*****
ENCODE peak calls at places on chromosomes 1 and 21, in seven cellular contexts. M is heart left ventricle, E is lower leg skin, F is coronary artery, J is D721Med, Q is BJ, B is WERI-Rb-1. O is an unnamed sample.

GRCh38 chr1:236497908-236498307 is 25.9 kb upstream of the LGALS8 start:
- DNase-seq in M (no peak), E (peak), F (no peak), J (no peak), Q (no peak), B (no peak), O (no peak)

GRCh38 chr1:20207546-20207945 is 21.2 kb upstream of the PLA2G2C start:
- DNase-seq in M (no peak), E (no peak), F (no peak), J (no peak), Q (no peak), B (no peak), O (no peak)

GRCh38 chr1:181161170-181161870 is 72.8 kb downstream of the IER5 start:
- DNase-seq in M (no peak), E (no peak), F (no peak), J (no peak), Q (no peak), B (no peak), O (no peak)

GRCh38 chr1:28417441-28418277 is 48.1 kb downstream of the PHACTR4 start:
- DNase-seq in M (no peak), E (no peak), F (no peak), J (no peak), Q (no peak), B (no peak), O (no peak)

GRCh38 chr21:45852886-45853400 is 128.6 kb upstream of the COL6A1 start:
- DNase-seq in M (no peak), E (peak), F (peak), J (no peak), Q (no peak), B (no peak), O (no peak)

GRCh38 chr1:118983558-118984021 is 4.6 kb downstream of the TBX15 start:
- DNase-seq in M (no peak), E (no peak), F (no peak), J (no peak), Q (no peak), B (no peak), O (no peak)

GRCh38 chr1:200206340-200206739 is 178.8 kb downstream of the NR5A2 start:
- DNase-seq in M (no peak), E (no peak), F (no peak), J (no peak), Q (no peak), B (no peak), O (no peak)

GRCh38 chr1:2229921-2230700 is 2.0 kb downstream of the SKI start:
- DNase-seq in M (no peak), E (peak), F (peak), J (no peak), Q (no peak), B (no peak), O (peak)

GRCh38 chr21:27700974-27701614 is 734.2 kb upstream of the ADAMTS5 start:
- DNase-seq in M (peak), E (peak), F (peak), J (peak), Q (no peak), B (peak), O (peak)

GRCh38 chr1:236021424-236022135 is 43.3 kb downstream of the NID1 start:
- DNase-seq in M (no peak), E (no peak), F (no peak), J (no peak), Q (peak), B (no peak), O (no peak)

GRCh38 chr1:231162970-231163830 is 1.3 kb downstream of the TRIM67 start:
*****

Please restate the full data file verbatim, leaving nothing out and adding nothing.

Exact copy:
ENCODE peak calls at places on chromosomes 1 and 21, in seven cellular contexts. M is heart left ventricle, E is lower leg skin, F is coronary artery, J is D721Med, Q is BJ, B is WERI-Rb-1. O is an unnamed sample.

GRCh38 chr1:236497908-236498307 is 25.9 kb upstream of the LGALS8 start:
- DNase-seq in M (no peak), E (peak), F (no peak), J (no peak), Q (no peak), B (no peak), O (no peak)

GRCh38 chr1:20207546-20207945 is 21.2 kb upstream of the PLA2G2C start:
- DNase-seq in M (no peak), E (no peak), F (no peak), J (no peak), Q (no peak), B (no peak), O (no peak)

GRCh38 chr1:181161170-181161870 is 72.8 kb downstream of the IER5 start:
- DNase-seq in M (no peak), E (no peak), F (no peak), J (no peak), Q (no peak), B (no peak), O (no peak)

GRCh38 chr1:28417441-28418277 is 48.1 kb downstream of the PHACTR4 start:
- DNase-seq in M (no peak), E (no peak), F (no peak), J (no peak), Q (no peak), B (no peak), O (no peak)

GRCh38 chr21:45852886-45853400 is 128.6 kb upstream of the COL6A1 start:
- DNase-seq in M (no peak), E (peak), F (peak), J (no peak), Q (no peak), B (no peak), O (no peak)

GRCh38 chr1:118983558-118984021 is 4.6 kb downstream of the TBX15 start:
- DNase-seq in M (no peak), E (no peak), F (no peak), J (no peak), Q (no peak), B (no peak), O (no peak)

GRCh38 chr1:200206340-200206739 is 178.8 kb downstream of the NR5A2 start:
- DNase-seq in M (no peak), E (no peak), F (no peak), J (no peak), Q (no peak), B (no peak), O (no peak)

GRCh38 chr1:2229921-2230700 is 2.0 kb downstream of the SKI start:
- DNase-seq in M (no peak), E (peak), F (peak), J (no peak), Q (no peak), B (no peak), O (peak)

GRCh38 chr21:27700974-27701614 is 734.2 kb upstream of the ADAMTS5 start:
- DNase-seq in M (peak), E (peak), F (peak), J (peak), Q (no peak), B (peak), O (peak)

GRCh38 chr1:236021424-236022135 is 43.3 kb downstream of the NID1 start:
- DNase-seq in M (no peak), E (no peak), F (no peak), J (no peak), Q (peak), B (no peak), O (no peak)

GRCh38 chr1:231162970-231163830 is 1.3 kb downstream of the TRIM67 start: